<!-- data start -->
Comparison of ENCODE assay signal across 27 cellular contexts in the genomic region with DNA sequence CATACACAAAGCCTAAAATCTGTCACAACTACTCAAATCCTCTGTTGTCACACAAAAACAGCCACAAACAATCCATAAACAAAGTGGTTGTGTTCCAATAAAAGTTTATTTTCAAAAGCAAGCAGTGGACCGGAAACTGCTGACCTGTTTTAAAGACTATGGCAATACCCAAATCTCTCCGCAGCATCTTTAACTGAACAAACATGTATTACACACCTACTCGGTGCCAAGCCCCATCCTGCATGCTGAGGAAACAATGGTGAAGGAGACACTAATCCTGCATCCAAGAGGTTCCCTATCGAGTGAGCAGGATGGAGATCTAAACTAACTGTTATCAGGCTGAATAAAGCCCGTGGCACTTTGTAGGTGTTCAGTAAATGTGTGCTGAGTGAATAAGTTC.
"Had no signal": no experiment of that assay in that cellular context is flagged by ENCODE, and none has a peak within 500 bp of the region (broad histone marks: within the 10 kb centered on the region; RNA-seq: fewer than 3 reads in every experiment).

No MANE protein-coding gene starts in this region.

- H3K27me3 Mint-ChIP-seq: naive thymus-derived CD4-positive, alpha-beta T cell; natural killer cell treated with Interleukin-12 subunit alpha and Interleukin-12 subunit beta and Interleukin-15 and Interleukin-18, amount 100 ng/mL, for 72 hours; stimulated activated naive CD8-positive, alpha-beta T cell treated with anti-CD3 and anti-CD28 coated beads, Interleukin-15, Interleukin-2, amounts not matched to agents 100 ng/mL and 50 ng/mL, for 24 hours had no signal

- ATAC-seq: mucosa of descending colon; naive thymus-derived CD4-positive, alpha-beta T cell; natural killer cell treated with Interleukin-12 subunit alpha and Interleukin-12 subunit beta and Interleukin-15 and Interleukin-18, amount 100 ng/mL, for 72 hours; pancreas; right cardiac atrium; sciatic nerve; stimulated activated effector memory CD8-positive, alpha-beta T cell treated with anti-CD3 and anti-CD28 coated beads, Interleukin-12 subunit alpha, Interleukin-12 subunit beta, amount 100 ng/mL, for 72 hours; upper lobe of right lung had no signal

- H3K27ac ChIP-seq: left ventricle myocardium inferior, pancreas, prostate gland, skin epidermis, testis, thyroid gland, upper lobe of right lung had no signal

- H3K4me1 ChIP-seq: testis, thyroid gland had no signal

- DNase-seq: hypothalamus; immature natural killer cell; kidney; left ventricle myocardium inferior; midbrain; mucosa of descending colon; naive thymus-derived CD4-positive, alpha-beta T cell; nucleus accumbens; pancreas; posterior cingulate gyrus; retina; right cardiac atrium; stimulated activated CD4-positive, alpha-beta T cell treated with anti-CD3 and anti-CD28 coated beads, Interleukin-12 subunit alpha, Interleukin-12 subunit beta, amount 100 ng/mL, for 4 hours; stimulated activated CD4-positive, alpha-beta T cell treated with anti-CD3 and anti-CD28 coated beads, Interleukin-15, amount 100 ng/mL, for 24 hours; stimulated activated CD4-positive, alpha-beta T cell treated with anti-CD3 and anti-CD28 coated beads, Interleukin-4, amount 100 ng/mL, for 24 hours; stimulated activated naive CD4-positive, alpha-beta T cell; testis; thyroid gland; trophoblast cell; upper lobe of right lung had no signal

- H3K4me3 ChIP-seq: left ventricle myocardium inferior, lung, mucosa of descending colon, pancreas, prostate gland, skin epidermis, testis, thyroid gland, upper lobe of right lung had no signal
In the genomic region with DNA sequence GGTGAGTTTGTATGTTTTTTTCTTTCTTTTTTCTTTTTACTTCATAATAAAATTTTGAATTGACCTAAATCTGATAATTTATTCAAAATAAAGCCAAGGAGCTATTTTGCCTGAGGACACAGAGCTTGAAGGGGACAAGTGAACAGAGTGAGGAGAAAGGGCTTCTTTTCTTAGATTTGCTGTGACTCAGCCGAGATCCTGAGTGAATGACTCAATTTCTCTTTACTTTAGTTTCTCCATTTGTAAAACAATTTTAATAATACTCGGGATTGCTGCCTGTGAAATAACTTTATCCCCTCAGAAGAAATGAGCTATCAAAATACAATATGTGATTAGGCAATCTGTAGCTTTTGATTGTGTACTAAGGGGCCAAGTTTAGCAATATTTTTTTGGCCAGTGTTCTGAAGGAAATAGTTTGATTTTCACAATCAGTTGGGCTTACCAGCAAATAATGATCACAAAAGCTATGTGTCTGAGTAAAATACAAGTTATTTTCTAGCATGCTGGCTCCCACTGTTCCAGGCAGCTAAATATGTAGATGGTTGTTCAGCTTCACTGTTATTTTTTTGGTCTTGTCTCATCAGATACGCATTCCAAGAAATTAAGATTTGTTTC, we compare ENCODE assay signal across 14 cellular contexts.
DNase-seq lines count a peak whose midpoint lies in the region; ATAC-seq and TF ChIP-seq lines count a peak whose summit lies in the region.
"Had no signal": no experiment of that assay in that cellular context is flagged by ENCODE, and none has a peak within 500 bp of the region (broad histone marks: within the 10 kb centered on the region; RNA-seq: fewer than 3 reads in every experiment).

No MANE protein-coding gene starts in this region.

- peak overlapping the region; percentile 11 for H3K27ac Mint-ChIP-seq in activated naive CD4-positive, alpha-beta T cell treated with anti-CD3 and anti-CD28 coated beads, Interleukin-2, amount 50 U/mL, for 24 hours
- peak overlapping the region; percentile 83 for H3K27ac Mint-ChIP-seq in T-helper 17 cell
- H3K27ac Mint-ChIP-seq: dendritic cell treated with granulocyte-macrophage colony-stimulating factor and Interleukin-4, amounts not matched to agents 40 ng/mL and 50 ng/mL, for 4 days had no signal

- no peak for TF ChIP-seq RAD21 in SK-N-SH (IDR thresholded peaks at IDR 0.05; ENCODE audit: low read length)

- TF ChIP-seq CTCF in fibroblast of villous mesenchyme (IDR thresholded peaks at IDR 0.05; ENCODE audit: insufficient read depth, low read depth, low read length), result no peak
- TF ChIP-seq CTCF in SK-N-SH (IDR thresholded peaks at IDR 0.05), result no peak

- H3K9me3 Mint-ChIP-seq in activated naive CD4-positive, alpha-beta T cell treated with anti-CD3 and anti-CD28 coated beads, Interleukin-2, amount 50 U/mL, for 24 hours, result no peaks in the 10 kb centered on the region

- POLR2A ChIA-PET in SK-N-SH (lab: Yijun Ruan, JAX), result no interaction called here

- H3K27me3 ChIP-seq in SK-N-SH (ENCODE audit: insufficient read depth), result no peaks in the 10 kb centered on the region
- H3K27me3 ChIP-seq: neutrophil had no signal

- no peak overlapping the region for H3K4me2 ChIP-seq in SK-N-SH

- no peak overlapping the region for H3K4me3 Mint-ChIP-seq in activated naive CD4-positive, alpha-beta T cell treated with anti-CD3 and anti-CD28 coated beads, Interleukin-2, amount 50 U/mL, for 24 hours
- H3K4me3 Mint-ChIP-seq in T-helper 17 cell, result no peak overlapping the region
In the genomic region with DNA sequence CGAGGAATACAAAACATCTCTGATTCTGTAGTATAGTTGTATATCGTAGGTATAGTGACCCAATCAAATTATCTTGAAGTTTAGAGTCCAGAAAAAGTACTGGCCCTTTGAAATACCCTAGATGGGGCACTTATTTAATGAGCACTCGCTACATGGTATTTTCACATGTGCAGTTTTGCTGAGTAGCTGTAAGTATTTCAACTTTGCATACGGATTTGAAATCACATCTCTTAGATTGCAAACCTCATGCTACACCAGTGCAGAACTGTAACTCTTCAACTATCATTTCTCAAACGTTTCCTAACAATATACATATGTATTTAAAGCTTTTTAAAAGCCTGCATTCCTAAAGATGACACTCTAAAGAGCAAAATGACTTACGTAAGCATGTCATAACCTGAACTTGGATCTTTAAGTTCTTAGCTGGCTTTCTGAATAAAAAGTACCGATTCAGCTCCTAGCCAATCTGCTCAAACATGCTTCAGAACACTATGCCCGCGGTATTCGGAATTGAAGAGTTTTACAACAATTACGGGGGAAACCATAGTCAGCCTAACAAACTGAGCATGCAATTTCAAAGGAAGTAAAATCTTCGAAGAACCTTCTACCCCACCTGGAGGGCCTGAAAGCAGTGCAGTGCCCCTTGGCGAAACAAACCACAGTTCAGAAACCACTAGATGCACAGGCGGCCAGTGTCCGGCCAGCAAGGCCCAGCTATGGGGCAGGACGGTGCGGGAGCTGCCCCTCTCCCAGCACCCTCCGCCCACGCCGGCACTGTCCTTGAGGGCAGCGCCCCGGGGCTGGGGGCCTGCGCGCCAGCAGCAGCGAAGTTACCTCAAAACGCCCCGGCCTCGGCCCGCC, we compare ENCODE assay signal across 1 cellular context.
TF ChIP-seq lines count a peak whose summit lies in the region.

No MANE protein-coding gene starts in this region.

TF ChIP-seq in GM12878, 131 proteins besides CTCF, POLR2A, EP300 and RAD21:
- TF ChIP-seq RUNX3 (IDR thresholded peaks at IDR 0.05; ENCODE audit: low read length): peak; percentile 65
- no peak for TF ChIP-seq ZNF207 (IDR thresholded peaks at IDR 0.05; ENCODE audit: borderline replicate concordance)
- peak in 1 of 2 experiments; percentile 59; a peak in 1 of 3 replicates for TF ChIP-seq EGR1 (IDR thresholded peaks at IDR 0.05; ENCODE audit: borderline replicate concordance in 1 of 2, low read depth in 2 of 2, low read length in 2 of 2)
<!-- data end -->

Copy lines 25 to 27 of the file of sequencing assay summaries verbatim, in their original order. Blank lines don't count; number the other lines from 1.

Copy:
- no peak overlapping the region for H3K4me3 Mint-ChIP-seq in activated naive CD4-positive, alpha-beta T cell treated with anti-CD3 and anti-CD28 coated beads, Interleukin-2, amount 50 U/mL, for 24 hours
- H3K4me3 Mint-ChIP-seq in T-helper 17 cell, result no peak overlapping the region
In the genomic region with DNA sequence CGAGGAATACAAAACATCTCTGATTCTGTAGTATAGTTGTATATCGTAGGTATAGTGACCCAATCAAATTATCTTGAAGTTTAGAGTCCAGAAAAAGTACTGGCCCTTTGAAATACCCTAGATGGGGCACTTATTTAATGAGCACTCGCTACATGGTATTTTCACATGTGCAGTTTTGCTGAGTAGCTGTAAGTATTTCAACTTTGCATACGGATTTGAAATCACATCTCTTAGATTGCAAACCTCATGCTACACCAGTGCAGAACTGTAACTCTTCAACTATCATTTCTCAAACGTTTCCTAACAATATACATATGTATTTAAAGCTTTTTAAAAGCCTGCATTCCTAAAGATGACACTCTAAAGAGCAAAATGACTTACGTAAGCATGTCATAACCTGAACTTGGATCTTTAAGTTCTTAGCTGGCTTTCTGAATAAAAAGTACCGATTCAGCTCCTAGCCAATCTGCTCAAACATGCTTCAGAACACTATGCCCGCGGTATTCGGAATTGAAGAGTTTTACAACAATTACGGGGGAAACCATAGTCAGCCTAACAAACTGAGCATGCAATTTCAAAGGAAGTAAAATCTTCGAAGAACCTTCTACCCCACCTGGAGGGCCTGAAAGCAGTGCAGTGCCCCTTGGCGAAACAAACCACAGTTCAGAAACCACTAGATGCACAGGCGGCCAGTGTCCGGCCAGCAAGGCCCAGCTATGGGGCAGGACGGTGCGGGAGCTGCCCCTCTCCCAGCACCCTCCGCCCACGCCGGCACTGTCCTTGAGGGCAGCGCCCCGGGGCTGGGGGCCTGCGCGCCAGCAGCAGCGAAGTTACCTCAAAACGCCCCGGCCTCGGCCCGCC, we compare ENCODE assay signal across 1 cellular context.